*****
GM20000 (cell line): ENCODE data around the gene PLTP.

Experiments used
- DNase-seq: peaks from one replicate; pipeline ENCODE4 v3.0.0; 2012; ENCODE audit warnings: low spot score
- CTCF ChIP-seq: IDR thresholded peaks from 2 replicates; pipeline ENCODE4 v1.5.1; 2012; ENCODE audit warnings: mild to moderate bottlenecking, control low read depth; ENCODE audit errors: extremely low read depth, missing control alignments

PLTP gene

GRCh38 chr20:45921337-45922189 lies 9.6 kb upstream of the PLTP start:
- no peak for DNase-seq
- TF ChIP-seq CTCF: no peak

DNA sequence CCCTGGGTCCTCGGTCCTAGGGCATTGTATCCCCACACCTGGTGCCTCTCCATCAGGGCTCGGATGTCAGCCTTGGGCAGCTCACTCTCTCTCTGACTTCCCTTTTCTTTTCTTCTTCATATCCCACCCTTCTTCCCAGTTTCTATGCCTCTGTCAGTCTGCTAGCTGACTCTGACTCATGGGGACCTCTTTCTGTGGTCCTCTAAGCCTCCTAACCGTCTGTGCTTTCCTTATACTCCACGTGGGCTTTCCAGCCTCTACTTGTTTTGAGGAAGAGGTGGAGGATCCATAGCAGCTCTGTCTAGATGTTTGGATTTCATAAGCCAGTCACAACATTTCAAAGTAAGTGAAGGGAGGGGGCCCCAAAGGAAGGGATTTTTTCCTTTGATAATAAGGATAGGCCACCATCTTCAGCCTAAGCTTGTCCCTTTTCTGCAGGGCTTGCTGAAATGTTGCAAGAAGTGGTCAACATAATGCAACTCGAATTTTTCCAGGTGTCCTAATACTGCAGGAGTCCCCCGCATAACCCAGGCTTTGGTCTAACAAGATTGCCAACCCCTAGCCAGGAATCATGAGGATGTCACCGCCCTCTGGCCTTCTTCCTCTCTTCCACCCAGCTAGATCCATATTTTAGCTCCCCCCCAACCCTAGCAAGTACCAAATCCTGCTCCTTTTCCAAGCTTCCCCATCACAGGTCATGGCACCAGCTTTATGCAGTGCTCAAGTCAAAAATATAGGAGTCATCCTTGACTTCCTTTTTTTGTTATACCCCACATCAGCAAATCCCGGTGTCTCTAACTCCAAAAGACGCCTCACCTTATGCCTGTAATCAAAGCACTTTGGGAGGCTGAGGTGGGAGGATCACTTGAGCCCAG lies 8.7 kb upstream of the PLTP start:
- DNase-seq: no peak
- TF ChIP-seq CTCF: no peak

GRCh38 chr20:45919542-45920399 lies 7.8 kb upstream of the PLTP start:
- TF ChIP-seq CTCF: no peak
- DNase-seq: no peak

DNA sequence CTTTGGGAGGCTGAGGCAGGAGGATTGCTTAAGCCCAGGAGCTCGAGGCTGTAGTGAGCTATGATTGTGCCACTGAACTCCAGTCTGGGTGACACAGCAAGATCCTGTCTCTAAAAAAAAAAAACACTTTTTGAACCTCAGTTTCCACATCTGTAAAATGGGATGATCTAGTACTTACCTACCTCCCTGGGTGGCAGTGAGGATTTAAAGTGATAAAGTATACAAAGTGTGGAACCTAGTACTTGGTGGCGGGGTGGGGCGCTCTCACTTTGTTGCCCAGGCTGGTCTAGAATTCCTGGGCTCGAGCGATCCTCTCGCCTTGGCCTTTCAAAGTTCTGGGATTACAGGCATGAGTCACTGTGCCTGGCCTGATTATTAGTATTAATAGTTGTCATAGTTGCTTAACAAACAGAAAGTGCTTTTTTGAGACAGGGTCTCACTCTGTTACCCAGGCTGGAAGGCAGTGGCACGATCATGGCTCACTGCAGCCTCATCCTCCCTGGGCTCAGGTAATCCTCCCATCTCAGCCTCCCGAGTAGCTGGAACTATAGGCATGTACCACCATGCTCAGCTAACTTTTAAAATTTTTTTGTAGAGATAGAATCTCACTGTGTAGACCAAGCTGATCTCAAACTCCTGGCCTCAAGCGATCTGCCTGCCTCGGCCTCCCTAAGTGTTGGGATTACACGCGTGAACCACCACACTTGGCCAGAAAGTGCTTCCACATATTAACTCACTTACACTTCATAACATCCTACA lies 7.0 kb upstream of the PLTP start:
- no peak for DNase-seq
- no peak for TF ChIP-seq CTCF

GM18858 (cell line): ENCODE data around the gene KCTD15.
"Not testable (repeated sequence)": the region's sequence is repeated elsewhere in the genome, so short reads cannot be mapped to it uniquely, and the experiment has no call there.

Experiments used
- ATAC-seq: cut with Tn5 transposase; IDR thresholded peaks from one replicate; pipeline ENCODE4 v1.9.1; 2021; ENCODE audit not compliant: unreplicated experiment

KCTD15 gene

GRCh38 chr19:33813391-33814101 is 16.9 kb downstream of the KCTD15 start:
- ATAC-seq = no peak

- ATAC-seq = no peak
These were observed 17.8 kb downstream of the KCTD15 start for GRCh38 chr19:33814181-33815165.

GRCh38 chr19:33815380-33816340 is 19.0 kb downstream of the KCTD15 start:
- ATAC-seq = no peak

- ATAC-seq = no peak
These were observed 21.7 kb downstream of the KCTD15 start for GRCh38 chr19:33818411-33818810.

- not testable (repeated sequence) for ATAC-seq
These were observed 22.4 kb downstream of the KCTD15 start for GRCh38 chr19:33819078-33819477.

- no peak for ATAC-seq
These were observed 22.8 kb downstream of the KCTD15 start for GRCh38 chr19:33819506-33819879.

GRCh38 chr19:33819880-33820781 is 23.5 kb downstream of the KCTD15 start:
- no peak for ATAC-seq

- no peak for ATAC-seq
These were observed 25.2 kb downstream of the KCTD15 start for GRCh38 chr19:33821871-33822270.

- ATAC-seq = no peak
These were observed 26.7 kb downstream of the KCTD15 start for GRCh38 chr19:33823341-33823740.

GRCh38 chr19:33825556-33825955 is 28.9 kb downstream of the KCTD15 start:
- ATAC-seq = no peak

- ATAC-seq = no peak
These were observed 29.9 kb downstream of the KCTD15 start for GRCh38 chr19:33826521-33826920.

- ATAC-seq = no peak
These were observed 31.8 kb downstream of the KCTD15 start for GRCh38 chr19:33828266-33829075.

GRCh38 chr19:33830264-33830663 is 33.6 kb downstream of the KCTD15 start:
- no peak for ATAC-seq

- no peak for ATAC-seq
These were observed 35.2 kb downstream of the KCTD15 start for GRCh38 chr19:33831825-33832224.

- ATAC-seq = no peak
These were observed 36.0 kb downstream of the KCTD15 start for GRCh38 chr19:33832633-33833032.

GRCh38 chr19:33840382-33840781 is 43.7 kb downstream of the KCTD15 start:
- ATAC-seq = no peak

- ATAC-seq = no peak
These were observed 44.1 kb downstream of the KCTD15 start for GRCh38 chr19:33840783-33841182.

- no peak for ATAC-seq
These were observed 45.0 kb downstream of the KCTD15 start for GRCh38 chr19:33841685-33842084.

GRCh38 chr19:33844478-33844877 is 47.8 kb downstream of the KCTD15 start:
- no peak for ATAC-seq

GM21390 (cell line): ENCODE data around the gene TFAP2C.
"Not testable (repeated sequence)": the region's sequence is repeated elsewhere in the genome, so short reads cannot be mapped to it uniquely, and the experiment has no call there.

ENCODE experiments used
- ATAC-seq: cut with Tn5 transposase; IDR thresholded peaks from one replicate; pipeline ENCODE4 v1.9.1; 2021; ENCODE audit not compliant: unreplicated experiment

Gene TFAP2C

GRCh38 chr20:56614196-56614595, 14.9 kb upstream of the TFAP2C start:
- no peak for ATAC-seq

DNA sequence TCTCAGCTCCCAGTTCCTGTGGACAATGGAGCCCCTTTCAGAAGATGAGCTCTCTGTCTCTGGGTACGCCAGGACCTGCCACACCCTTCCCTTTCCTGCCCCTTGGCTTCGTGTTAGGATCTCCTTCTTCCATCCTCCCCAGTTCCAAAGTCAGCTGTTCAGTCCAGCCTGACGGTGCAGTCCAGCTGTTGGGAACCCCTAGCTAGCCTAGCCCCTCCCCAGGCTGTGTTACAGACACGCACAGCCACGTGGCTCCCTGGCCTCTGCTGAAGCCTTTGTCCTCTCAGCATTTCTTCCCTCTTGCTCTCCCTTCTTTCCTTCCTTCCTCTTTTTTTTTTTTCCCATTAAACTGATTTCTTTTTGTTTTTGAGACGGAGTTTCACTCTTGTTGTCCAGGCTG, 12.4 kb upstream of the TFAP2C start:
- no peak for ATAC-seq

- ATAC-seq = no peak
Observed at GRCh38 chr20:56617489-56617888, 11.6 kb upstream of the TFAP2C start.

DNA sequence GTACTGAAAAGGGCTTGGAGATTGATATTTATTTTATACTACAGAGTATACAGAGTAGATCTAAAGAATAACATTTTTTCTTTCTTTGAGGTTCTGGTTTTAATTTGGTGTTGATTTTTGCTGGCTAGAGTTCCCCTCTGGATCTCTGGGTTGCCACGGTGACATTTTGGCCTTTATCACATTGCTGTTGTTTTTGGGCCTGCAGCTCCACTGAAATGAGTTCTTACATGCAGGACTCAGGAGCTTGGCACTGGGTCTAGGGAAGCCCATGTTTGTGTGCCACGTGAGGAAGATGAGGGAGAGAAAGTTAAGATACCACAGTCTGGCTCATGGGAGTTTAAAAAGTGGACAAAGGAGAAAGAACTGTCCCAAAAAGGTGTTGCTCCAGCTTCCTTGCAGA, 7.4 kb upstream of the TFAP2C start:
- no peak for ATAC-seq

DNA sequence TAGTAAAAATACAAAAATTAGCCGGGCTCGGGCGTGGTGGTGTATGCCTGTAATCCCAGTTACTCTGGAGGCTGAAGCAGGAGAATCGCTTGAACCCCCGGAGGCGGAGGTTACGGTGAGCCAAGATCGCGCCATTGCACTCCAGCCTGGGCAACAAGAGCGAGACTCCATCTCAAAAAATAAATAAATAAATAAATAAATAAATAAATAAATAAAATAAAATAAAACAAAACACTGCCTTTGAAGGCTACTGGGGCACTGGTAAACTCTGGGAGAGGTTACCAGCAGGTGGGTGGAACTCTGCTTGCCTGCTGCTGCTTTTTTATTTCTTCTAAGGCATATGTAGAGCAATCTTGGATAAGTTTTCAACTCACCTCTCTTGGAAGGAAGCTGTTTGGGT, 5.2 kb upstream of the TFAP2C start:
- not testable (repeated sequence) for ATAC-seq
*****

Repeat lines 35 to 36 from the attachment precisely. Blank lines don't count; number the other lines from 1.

GRCh38 chr19:33819880-33820781 is 23.5 kb downstream of the KCTD15 start:
- no peak for ATAC-seq